Now Naomi had a relative of her husband’s, a worthy man of the clan of Elimelech, whose name was Boaz.  And Ruth the Moabite said to Naomi, “Let me go to the field and glean among the ears of grain after him in whose sight I shall find favor.” And she said to her, “Go, my daughter.”  So she set out and went and gleaned in the field after the reapers, and she happened to come to the part of the field belonging to Boaz, who was of the clan of Elimelech.  And behold, Boaz came from Bethlehem. And he said to the reapers, “The Lord be with you!” And they answered, “The Lord bless you.”  Then Boaz said to his young man who was in charge of the reapers, “Whose young woman is this?”  And the servant who was in charge of the reapers answered, “She is the young Moabite woman, who came back with Naomi from the country of Moab.  She said, ‘Please let me glean and gather among the sheaves after the reapers.’ So she came, and she has continued from early morning until now, except for a short rest.” Then Boaz said to Ruth, “Now, listen, my daughter, do not go to glean in another field or leave this one, but keep close to my young women.  Let your eyes be on the field that they are reaping, and go after them. Have I not charged the young men not to touch you? And when you are thirsty, go to the vessels and drink what the young men have drawn.”  Then she fell on her face, bowing to the ground, and said to him, “Why have I found favor in your eyes, that you should take notice of me, since I am a foreigner?”  But Boaz answered her, “All that you have done for your mother-in-law since the death of your husband has been fully told to me, and how you left your father and mother and your native land and came to a people that you did not know before.  The Lord repay you for what you have done, and a full reward be given you by the Lord, the God of Israel, under whose wings you have come to take refuge!”  Then she said, “I have found favor in your eyes, my lord, for you have comforted me and spoken kindly to your servant, though I am not one of your servants.” And at mealtime Boaz said to her, “Come here and eat some bread and dip your morsel in the wine.” So she sat beside the reapers, and he passed to her roasted grain. And she ate until she was satisfied, and she had some left over.  When she rose to glean, Boaz instructed his young men, saying, “Let her glean even among the sheaves, and do not reproach her.  And also pull out some from the bundles for her and leave it for her to glean, and do not rebuke her.” So she gleaned in the field until evening. Then she beat out what she had gleaned, and it was about an ephah of barley.  And she took it up and went into the city. Her mother-in-law saw what she had gleaned. She also brought out and gave her what food she had left over after being satisfied.  And her mother-in-law said to her, “Where did you glean today? And where have you worked? Blessed be the man who took notice of you.” So she told her mother-in-law with whom she had worked and said, “The man’s name with whom I worked today is Boaz.”  And Naomi said to her daughter-in-law, “May he be blessed by the Lord, whose kindness has not forsaken the living or the dead!” Naomi also said to her, “The man is a close relative of ours, one of our redeemers.”  And Ruth the Moabite said, “Besides, he said to me, ‘You shall keep close by my young men until they have finished all my harvest.’”  And Naomi said to Ruth, her daughter-in-law, “It is good, my daughter, that you go out with his young women, lest in another field you be assaulted.”  So she kept close to the young women of Boaz, gleaning until the end of the barley and wheat harvests. And she lived with her mother-in-law.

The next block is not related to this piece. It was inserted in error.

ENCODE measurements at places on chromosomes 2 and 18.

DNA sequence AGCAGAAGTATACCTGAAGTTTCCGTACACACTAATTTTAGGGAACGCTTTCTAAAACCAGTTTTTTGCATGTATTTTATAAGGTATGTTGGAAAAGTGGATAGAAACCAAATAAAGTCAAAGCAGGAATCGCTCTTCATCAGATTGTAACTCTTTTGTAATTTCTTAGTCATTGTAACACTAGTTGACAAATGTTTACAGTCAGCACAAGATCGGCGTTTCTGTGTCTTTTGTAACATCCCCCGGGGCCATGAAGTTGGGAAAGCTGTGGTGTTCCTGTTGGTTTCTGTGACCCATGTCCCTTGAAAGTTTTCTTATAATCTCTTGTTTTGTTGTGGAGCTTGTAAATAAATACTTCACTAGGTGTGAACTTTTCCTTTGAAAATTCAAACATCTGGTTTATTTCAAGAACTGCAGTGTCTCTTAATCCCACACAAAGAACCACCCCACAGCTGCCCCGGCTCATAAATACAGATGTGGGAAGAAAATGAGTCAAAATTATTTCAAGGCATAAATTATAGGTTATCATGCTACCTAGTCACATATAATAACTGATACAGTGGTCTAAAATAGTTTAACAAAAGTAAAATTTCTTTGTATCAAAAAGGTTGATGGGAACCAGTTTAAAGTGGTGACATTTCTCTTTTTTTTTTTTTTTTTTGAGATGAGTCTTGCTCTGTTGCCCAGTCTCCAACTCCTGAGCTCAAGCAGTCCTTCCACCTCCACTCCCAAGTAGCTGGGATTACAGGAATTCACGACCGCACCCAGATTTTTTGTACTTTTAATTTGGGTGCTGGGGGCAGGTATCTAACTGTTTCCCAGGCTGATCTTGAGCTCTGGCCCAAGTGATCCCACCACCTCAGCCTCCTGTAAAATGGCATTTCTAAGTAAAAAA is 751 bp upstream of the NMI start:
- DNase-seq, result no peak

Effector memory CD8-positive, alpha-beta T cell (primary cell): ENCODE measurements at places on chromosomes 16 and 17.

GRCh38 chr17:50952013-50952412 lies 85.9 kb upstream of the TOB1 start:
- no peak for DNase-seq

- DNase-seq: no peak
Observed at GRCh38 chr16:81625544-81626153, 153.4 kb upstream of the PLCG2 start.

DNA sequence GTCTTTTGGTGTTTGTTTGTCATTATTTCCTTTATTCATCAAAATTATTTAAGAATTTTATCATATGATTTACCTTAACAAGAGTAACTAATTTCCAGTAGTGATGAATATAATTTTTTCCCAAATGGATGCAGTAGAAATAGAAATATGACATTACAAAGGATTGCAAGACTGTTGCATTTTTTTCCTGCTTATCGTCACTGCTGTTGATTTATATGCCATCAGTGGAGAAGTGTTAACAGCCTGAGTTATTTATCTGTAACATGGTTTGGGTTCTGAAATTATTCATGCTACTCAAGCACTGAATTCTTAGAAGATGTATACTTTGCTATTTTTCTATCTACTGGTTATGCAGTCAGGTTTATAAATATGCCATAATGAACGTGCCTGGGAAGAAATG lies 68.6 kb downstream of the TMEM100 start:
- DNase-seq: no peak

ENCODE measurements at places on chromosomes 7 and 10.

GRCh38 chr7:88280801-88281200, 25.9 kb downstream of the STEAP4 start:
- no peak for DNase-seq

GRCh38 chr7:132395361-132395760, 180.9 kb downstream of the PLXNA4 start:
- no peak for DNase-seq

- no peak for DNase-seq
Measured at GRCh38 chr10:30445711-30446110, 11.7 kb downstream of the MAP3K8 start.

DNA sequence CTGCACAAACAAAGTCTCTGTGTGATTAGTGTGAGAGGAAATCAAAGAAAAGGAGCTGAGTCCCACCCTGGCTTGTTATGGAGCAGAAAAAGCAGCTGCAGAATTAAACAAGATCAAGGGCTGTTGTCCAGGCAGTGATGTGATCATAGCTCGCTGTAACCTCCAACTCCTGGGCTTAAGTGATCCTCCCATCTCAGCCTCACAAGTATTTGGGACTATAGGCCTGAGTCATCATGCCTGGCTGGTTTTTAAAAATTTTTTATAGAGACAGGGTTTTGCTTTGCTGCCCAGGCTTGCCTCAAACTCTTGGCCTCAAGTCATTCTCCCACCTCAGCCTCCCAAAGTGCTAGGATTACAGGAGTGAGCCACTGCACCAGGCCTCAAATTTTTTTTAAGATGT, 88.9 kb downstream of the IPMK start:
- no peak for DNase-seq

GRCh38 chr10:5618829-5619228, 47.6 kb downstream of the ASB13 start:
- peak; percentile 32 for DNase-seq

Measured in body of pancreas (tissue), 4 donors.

I love manly things. I love watching manly movies, doing manly dirty things, and being manly. In 2:1 the author lets us in on something that Naomi and Ruth don’t know, Naomi has relative in Bethlehem. This relative is “the man” of the story. His name is Boaz. Boaz is the man’s man. Not only does he have a cool name, “Boaz”, but his name means “strength.” This means that Boaz is the “dude of dudes”, and we’ll see shortly that Boaz is much more awesome than the other men we’ve met so far in the book of Ruth. Boaz is a relative of Naomi’s former husband Elimelech, he’s rich, and he loves God valiantly. Because he’s such an awesome, stud-ly, guy, you’d think he’d be married, but “it just so happens” that he’s still very much available and “on the market.”